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Interview with Reverend Jesse Jackson

Aired March 12, 2010 - 16:49:00   ET




MAX FOSTER, CNN CORRESPONDENT (voice-over): For almost 50 years, the Reverend Jesse Jackson has been at the center of America's civil rights discussions and is today regarded by many as one of the most influential activists in America.

He began his political work alongside Martin Luther King, participating in the Selma to Montgomery marches in 1965. And 19 years later, he founded the One Rainbow Coalition, with a message of social justice and racial equality. That same year, 1984, Jackson entered the Democratic Party primaries, becoming only the second African-Americans ever to launch a nationwide campaign for the U.S. presidency.

He failed to generate widespread support, but in 1988, he tried again. That year, he claimed 21 percent of the delegates for the party's national convention, finishing second to eventual nominee, Michael Dukakis.

Jackson has also been a strong supporter of President Obama throughout his political career.

Jesse Jackson is your Connector of the Day.


FOSTER: For nearly five decades now, Jesse Jackson has been one of the influential civil rights leaders in the United States. He continues to play a significant role in black politics.

With that said, Jesse Jackson joins us on the show tonight live from Washington.

Thank you so much for coming onto the program for you.


FOSTER: Lots of people will remember those images of you crying when Barack Obama was sworn in.

Looking back on the past year, has he lived up to your hopes and expectations?

JACKSON: For the most part, he certainly has. One, he's set a -- a high moral tone for our country. We've become so alienated from many parts of the world, with the Kyoto Treaty, for example; with the unnecessary misadventure into Iraq. So he has set a high moral tone, A, trying to end the war in Iraq, trying to work out a way to gracefully get out -- get out of Afghanistan. And he has a lot of stuff and he's working through, in my judgment, very well.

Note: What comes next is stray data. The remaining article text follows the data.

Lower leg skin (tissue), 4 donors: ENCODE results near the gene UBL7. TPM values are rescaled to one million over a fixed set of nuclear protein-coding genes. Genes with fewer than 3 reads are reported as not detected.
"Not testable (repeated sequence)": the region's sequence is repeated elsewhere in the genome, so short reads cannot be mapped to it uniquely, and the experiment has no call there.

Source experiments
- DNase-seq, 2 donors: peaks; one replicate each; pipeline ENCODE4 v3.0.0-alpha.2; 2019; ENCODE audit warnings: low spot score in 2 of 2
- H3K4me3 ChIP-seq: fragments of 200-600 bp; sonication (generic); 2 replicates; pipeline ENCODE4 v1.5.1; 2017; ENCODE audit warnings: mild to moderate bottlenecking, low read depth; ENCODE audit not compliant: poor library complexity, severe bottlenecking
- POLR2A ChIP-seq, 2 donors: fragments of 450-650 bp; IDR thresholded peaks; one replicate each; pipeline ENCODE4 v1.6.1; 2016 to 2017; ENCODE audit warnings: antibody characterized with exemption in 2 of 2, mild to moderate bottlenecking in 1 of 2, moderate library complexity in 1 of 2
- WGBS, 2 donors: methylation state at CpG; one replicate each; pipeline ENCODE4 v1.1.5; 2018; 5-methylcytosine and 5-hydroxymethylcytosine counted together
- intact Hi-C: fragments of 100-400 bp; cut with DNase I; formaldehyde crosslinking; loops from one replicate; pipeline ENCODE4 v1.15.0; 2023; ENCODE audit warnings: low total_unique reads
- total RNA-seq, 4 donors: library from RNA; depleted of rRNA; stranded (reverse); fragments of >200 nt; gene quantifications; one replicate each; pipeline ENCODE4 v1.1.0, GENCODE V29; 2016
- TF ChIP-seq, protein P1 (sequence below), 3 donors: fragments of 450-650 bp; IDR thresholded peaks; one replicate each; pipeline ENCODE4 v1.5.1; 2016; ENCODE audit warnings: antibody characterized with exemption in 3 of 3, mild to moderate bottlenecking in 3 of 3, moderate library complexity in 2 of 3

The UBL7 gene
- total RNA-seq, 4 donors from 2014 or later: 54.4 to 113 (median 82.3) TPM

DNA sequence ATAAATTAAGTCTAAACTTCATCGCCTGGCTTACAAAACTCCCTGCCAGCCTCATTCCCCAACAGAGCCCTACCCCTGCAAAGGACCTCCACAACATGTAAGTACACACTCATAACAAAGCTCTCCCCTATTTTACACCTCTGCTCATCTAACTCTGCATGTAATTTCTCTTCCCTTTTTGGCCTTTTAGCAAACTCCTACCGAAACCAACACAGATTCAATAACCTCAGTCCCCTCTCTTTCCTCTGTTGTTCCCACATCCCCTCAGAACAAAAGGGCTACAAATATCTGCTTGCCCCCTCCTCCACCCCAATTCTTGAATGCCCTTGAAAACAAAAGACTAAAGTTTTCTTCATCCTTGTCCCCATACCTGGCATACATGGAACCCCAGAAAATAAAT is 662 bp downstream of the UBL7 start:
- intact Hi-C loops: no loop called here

I think he was a high point when he spoke in Egypt about the great religions finding common ground and common humanity and not allowing any religion to be used as a cover for terrorism, as we seek to end the alienation that leads to so much terrorism. I think, for the most part, he has done a good job.

And fighting the health care fight is a big fight, but it is, in my judgment, the right fight.

FOSTER: Lots of questions along these lines coming in from viewers.

Felix Casanga asks: "Do you think Obama has lost track when you compare what he is doing now and the promises -- the promises that he made during his presidential campaign?"

JACKSON: No. I think the resistance is very great. For example, there are 50 million Americans who have no health insurance, another 50 million who do not have catastrophic health insurance. So fighting for health coverage for all is the right thing to do. There are 40 million Americans who are in poverty and 21 million without a job. But there has been great resistance to that move because the interests of insurance companies and hospitals and pharmaceuticals are very great.

So he's fighting against a headwind. But it is the right -- it's better to fight the right fight and -- and it be a long fight than fight the wrong fight and accept a kind of cheap grace.

I also think that his sense of -- of reconciliation over confrontation is setting a new tone for America within and -- and around the world, really.

FOSTER: OK. Kimo from Canterbury here in England asks: "If the Obama administration were to call on you to take a more active role in African affairs, as an envoy, for example, would you accept that?"

JACKSON: Oh, I remain available to serve at any -- at the president's pleasure. I'm a special envoy under President Clinton for democracy in -- in Africa. But whether it is Africa or Haiti, I think it's always the patriotic thing to do to be at the pleasure of -- of a sitting president, to do that which is in our national and international interests.

FOSTER: What would be your big push if you took on a role like that?

JACKSON: Well, I think the real big point is there is this growing gap between the surplus and the deficit cultures. Fewer and fewer have more and more and more and more have less and less. There's this huge global crisis where we've -- where we've -- in some sense, refinanced and refortified the banks and the wealth has gone upward. And home foreclosures are at a record peak. And student loan defaults are at a record peak. And so there must be a commitment to restructuring these banking giants and not just refortify them.